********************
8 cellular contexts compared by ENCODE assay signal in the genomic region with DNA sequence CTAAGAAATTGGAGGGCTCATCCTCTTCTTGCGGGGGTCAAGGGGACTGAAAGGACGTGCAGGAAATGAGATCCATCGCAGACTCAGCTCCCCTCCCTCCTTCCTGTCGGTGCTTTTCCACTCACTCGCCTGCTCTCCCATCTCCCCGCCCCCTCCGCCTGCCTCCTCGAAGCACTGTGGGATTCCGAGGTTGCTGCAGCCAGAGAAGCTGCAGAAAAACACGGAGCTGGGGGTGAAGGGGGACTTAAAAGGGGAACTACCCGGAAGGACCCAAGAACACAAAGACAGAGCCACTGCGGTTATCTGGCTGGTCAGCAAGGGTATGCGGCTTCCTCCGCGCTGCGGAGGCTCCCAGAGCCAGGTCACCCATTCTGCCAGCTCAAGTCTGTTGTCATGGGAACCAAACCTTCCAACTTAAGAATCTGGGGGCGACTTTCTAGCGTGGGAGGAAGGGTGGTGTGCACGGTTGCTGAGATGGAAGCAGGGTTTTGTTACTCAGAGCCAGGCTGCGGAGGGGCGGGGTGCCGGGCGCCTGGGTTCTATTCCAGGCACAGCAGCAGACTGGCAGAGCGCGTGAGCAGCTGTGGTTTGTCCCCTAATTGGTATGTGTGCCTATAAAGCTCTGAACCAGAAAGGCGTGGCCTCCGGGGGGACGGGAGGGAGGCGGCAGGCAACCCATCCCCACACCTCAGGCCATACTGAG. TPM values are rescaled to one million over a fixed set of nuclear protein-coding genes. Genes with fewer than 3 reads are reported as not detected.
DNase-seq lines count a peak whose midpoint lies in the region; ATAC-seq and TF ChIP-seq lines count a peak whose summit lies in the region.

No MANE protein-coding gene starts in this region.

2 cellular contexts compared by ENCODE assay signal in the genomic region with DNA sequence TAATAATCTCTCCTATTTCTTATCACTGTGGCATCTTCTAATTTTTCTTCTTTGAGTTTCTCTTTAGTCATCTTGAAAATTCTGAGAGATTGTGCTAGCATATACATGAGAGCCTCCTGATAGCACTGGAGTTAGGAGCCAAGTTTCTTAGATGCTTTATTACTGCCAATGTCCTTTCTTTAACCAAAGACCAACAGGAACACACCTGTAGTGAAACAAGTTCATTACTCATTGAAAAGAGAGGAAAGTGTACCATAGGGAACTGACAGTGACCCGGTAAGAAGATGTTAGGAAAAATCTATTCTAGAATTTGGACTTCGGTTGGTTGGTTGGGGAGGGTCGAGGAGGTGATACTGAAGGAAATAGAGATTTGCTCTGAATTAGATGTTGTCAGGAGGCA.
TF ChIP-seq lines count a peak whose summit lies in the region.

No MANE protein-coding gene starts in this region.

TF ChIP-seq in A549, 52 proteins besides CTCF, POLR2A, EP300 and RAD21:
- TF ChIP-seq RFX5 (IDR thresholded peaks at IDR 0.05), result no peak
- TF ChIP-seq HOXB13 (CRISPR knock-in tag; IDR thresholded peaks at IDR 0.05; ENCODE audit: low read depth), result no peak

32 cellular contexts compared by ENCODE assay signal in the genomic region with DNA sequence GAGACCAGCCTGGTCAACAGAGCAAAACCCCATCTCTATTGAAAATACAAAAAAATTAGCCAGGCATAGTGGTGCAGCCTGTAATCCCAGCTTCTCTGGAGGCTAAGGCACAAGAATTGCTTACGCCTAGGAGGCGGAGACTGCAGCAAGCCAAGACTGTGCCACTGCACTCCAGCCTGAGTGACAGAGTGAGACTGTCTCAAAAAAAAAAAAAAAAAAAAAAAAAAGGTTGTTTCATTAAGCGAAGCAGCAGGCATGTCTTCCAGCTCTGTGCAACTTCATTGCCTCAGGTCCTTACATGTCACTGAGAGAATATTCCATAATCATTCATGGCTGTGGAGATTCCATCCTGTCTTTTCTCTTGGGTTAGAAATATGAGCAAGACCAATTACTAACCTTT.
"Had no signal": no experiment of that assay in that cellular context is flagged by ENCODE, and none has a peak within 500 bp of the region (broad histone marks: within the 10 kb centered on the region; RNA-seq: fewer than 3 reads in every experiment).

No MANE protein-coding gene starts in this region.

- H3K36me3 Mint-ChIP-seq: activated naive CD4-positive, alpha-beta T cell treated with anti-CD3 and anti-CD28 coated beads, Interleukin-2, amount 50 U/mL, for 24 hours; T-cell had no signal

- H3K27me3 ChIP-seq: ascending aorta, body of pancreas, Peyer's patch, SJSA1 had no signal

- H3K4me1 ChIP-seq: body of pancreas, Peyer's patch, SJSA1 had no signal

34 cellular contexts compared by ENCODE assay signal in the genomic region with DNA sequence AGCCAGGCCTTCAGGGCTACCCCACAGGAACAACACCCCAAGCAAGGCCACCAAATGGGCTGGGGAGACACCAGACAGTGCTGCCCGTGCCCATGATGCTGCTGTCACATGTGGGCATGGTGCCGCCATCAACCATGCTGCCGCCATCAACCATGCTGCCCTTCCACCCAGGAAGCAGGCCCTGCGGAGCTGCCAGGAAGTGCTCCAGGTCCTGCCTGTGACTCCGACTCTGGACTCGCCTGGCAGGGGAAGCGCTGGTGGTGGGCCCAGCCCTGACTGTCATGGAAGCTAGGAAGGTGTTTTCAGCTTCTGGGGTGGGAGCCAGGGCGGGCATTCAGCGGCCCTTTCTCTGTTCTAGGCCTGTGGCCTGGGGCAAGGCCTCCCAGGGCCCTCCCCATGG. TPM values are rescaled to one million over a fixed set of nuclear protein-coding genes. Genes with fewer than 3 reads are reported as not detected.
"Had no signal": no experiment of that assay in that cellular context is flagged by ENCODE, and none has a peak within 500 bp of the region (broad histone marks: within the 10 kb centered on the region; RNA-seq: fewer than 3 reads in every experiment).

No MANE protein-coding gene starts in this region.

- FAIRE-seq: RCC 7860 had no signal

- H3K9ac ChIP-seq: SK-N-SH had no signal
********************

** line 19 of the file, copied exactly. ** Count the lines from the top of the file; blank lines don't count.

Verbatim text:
- FAIRE-seq: RCC 7860 had no signal